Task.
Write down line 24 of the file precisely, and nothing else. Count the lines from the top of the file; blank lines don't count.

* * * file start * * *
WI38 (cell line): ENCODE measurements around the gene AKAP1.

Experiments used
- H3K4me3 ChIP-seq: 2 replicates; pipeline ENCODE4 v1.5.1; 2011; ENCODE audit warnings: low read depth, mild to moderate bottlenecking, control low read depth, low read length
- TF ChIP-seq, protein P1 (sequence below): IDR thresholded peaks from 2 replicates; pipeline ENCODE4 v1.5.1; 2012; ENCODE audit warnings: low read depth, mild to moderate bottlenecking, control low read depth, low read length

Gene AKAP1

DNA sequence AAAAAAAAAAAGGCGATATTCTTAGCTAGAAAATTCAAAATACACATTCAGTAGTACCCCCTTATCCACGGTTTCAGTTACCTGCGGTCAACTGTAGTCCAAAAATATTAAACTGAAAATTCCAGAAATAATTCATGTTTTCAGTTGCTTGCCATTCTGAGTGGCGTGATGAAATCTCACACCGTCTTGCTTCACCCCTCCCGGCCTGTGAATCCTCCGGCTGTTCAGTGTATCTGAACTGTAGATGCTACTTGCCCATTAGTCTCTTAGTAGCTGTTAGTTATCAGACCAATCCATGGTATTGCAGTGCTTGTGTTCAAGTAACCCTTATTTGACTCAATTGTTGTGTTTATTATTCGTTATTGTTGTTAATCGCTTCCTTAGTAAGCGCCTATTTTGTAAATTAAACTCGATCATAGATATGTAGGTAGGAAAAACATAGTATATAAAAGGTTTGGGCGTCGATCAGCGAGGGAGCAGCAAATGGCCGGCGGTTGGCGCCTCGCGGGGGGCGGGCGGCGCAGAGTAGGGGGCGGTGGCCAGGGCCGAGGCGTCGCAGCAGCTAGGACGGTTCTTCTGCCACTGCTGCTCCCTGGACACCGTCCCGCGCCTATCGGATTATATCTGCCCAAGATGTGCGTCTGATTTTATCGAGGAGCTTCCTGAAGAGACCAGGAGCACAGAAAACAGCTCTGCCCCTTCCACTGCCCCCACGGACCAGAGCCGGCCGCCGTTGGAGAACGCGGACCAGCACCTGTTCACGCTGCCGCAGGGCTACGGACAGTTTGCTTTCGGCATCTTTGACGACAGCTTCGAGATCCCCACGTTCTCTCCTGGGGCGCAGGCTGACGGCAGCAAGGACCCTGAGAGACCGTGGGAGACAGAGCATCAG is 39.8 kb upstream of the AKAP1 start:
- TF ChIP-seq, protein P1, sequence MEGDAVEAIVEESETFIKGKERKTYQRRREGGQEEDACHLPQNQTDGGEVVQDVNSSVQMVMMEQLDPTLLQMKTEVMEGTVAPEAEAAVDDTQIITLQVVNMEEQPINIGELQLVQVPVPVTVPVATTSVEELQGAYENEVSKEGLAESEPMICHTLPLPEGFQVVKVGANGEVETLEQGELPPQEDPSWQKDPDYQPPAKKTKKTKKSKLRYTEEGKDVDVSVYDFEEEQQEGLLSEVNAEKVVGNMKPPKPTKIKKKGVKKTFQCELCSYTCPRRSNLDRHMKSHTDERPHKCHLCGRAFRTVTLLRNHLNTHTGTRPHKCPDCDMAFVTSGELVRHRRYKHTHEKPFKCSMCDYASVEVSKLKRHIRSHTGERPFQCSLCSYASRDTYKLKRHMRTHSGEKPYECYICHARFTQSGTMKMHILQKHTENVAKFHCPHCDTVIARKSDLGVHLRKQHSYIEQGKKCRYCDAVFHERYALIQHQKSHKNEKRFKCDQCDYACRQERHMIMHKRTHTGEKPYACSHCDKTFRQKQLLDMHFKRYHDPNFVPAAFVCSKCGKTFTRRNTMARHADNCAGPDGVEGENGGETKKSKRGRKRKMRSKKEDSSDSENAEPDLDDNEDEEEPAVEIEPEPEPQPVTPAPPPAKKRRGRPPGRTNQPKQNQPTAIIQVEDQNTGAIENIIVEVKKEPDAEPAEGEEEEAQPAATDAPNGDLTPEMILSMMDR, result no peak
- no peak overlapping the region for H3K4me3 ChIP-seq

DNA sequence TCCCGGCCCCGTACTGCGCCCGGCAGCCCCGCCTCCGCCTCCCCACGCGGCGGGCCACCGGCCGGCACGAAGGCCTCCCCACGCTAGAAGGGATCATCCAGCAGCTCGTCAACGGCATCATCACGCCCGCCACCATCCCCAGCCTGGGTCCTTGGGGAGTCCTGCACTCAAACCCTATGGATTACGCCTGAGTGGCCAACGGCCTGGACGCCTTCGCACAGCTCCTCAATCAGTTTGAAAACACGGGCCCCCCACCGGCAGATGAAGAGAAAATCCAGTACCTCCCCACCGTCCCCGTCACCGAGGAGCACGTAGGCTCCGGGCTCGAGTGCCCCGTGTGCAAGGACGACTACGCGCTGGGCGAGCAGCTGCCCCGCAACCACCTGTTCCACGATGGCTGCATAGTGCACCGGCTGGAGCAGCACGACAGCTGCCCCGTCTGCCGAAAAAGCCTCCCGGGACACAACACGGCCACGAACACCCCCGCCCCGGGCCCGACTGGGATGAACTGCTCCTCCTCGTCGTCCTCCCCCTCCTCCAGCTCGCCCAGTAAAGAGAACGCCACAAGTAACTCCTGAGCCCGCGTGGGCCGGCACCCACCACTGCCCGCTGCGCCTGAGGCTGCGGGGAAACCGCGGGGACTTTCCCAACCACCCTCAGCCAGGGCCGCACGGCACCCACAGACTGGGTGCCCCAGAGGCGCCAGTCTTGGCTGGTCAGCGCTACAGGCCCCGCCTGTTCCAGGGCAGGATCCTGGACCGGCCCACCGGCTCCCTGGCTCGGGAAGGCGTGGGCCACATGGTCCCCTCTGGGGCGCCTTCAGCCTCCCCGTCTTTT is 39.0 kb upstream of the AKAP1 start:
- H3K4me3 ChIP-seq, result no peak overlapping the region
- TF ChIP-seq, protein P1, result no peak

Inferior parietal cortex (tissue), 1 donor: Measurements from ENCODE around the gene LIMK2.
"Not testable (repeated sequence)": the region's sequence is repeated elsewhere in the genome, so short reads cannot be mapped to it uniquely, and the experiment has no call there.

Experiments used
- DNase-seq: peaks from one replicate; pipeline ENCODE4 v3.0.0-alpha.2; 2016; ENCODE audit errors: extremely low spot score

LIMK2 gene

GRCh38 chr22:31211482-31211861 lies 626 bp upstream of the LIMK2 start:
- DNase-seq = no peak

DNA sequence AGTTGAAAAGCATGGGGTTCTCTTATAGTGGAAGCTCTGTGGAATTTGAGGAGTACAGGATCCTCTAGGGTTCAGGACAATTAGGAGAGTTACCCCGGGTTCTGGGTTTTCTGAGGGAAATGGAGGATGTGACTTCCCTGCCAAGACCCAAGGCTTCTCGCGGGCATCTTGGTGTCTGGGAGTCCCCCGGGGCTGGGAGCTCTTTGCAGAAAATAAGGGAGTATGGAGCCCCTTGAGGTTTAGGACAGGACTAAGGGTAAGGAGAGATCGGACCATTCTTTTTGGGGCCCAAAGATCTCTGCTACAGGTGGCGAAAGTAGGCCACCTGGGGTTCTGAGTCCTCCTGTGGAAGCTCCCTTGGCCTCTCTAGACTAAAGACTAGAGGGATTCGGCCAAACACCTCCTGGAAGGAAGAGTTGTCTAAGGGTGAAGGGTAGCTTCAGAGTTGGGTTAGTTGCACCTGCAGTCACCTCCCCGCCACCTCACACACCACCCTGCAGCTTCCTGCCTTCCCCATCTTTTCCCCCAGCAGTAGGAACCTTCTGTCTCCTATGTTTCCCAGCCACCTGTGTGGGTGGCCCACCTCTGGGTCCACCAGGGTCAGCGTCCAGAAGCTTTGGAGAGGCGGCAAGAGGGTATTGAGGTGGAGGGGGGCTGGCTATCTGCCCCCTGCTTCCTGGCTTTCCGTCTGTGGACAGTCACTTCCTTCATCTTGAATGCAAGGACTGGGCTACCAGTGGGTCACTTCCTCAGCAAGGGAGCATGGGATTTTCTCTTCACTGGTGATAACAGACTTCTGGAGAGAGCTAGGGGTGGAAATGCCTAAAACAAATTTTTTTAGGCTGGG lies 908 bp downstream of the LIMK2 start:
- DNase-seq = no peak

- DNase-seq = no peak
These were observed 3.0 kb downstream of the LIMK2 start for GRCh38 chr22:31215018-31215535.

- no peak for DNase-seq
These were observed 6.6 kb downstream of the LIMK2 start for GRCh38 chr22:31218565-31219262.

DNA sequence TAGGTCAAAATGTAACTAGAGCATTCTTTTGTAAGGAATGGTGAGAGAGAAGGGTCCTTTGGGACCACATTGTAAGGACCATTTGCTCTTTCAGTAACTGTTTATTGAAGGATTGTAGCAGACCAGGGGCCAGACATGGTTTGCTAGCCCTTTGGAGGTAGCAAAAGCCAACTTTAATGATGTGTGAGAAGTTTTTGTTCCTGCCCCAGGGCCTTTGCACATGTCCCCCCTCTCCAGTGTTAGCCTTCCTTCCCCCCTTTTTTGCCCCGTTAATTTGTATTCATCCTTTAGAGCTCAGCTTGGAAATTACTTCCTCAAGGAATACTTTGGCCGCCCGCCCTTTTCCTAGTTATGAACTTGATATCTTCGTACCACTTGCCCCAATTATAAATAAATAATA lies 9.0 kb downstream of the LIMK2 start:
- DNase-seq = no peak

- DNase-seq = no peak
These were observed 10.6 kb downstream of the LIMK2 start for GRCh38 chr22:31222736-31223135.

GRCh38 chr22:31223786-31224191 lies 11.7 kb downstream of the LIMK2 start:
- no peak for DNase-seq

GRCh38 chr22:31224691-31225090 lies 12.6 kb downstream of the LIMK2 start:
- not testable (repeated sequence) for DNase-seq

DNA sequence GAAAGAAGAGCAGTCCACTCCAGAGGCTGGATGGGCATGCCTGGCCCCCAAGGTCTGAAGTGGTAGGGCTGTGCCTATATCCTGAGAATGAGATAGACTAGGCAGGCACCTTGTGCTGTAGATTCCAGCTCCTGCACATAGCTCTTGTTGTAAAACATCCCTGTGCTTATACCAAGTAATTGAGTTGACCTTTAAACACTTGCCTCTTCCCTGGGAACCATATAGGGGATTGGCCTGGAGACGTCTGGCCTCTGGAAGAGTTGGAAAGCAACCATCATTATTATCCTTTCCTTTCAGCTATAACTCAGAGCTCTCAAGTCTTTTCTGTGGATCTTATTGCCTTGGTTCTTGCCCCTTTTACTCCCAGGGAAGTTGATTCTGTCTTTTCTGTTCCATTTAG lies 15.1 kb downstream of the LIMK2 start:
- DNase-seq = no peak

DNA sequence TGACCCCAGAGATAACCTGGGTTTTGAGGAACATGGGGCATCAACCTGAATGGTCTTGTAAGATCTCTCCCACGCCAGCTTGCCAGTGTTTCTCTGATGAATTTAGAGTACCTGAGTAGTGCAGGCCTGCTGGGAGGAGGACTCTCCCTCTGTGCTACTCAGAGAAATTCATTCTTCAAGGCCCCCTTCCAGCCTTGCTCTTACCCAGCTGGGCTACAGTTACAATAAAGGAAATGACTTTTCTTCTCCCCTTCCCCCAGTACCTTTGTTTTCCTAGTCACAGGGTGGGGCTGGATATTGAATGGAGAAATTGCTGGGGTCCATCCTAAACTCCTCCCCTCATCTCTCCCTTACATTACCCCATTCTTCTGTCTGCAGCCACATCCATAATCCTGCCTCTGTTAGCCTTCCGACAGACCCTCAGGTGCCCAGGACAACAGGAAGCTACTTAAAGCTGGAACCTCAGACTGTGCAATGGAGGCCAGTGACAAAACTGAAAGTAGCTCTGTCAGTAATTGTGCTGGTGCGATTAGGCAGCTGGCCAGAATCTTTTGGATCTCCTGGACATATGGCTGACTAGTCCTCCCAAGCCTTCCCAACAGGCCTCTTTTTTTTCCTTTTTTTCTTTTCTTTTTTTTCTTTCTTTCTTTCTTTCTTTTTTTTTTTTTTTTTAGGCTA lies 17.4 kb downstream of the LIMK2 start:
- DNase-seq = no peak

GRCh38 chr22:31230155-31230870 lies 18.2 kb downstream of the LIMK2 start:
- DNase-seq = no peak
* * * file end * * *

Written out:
These were observed 6.6 kb downstream of the LIMK2 start for GRCh38 chr22:31218565-31219262.